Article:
Now Hanging: Joan Myers @ Burke Museum

Penguins and dinosaurs, together at last! The former are photographed by Joan Myers in the traveling Smithsonian show "Wondrous Cold: An Antarctic Journey," and the latter are represented by fossils that UW researchers have added to the exhibition. Myers actually emphasizes the landscape over the adorable birds, and the frozen terrain is more diverse than you might think. (The famous Dry Valleys resemble Arizona deserts.) And she shows the human traces on the frozen continent, including old bases used by explorers Ernest Shackleton and Robert Scott.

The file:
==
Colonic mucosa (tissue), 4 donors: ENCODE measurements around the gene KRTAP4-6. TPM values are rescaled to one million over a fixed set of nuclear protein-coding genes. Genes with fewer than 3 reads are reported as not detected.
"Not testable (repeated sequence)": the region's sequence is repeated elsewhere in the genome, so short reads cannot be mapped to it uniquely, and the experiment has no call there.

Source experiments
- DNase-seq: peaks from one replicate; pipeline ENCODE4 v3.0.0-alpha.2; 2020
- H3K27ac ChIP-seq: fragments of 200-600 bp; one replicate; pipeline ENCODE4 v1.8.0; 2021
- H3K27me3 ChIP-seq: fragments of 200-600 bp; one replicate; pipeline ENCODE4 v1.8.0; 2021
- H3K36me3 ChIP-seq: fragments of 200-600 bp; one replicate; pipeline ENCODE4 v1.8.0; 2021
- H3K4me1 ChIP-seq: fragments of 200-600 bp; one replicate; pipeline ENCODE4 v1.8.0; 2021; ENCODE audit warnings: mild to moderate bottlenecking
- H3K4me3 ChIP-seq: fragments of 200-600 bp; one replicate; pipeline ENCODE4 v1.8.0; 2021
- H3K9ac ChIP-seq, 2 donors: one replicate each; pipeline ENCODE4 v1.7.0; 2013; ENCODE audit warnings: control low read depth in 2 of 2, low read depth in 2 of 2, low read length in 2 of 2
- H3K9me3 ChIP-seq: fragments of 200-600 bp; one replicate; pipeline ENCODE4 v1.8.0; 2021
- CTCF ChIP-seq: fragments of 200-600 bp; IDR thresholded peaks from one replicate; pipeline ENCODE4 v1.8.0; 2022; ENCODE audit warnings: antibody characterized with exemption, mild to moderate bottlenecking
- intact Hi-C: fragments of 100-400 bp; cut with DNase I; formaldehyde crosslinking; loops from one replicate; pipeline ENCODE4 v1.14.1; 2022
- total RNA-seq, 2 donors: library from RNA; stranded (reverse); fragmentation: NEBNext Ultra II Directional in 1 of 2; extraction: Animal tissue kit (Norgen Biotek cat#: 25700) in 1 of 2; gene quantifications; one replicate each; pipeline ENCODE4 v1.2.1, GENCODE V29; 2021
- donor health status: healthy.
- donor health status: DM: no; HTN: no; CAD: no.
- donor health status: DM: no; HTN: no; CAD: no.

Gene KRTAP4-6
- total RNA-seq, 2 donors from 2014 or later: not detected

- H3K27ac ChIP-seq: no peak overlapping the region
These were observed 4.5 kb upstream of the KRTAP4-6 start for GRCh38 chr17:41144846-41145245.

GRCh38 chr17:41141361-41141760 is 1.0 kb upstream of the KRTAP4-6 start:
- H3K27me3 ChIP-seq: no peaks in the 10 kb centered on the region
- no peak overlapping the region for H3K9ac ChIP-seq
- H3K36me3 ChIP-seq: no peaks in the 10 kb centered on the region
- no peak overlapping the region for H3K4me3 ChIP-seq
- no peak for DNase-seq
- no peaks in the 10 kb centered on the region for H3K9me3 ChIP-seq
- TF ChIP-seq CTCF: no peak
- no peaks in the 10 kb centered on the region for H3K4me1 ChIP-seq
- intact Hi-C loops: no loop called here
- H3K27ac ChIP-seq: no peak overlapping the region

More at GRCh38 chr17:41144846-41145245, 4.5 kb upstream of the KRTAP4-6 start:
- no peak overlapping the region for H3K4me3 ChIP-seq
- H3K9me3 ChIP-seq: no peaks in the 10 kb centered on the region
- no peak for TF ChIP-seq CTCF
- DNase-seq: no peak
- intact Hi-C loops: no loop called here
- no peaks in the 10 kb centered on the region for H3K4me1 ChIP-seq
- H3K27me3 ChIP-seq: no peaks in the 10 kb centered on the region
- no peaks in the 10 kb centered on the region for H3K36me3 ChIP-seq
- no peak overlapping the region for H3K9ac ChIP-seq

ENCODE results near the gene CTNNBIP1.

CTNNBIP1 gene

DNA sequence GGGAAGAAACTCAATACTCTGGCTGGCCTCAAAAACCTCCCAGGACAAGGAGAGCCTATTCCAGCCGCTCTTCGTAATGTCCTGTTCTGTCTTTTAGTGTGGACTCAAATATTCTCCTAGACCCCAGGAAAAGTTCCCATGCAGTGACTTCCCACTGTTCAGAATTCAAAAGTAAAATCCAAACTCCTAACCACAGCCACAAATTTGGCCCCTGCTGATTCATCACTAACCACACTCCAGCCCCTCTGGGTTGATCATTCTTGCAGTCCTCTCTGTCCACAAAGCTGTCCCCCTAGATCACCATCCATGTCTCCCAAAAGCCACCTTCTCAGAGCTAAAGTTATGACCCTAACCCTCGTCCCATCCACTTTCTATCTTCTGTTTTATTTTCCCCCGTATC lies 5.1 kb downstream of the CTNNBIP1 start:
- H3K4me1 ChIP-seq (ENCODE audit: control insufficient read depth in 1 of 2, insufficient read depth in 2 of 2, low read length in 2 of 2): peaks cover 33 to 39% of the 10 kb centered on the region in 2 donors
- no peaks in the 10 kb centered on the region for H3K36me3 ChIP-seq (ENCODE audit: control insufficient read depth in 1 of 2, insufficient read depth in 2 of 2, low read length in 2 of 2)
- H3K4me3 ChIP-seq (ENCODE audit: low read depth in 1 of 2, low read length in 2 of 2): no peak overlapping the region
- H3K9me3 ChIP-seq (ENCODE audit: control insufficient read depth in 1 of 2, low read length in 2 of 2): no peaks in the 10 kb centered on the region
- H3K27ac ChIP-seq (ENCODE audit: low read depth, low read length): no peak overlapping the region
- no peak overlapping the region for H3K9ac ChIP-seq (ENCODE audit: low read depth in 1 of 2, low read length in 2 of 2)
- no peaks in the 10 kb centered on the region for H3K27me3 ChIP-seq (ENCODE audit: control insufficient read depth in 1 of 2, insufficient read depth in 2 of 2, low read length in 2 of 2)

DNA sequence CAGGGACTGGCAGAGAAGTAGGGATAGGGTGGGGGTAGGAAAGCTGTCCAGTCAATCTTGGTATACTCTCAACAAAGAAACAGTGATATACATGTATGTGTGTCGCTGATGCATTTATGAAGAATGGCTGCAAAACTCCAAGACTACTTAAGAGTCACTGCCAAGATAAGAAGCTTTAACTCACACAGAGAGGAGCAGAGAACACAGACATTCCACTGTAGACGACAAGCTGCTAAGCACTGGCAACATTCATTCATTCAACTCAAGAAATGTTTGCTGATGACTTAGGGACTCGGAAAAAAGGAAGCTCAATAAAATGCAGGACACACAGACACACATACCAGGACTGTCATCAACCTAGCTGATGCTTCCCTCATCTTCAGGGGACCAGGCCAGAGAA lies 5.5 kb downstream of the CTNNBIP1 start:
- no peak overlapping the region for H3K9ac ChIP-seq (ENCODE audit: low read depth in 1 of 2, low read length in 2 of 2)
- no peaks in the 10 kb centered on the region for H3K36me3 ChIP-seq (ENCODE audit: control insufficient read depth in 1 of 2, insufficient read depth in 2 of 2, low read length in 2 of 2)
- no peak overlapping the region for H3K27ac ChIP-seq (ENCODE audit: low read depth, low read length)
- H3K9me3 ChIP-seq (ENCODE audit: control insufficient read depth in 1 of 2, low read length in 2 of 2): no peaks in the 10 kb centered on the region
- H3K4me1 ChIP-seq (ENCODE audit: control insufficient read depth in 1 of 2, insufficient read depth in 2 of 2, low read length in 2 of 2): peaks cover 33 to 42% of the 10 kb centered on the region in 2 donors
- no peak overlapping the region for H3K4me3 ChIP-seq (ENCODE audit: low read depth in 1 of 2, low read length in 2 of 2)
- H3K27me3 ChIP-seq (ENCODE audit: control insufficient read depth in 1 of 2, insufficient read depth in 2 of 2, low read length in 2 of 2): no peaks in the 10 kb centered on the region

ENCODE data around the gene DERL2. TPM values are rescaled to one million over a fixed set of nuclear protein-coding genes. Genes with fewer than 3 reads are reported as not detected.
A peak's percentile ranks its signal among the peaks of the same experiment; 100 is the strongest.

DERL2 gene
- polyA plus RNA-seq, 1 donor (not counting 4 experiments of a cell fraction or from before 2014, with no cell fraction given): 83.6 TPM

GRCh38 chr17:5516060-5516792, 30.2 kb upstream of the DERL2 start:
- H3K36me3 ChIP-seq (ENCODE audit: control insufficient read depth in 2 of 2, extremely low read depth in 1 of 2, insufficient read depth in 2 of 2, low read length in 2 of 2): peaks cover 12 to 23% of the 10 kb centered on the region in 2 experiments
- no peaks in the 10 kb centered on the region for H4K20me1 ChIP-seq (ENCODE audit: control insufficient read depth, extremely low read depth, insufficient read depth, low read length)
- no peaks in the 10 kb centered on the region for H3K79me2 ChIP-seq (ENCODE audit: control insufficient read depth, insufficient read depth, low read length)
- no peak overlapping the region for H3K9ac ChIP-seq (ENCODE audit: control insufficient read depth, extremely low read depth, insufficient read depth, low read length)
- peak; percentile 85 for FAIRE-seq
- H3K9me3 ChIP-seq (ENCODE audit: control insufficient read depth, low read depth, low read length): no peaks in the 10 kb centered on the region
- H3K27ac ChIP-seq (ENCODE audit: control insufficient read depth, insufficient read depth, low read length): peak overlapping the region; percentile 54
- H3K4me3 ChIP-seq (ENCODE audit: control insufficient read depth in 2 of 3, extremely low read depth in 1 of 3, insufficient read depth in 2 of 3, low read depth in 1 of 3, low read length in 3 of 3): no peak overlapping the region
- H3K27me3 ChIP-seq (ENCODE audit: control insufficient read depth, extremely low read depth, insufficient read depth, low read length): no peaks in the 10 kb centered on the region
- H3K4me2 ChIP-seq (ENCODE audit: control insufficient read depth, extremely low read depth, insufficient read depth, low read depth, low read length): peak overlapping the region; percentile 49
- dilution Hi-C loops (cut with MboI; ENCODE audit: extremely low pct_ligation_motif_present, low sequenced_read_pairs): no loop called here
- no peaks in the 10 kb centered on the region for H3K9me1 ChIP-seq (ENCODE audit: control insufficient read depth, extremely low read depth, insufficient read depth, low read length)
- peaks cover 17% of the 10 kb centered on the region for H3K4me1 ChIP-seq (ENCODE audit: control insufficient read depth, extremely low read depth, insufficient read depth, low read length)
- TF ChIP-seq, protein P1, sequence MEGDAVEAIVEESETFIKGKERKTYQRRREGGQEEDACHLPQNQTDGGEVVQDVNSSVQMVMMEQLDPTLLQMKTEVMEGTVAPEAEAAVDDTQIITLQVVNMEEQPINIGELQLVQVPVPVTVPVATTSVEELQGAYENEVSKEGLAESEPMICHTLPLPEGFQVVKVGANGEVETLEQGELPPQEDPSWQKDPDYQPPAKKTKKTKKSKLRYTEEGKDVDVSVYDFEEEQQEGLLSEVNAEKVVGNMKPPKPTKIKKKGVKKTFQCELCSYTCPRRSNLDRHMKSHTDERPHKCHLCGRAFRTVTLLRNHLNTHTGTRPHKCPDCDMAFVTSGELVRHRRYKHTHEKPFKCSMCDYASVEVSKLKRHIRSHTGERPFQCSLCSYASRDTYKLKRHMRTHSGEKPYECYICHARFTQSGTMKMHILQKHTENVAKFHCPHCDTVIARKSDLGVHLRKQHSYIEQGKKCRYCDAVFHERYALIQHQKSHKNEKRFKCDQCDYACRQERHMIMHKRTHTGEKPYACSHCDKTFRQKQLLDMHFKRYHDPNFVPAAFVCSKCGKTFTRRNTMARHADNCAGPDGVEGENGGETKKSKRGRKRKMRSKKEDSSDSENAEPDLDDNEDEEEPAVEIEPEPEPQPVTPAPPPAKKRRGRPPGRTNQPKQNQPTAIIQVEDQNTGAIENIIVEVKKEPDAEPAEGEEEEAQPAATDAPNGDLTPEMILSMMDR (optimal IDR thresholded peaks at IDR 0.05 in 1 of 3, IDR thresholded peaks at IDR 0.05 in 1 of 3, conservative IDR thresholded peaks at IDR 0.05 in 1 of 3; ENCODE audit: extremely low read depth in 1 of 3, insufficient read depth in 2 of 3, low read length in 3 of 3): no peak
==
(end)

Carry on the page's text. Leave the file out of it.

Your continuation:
Image and details after the jump...

McMurdo Station is like an ugly assemblage of Wal-Mart stores, and Myers also finds some lingering damage from the 1982 Falklands War. Human heroism and folly are preserved forever in the ice. But Antarctica wasn't always icy: We also see petrified wood from its jungle days, and the dinosaur bones collected by the UW's Christian Sidor and other paleontologists. Composer Cheryl Leonard has created a companion an audio collage for the exhibit, which she recorded among the ice floes. And, yes, penguins.

Burke Museum of Natural History and Culture, UW Campus, 543-9681, $6-$9.50. Daily. 10 a.m.-5 p.m. Through Nov. 29.

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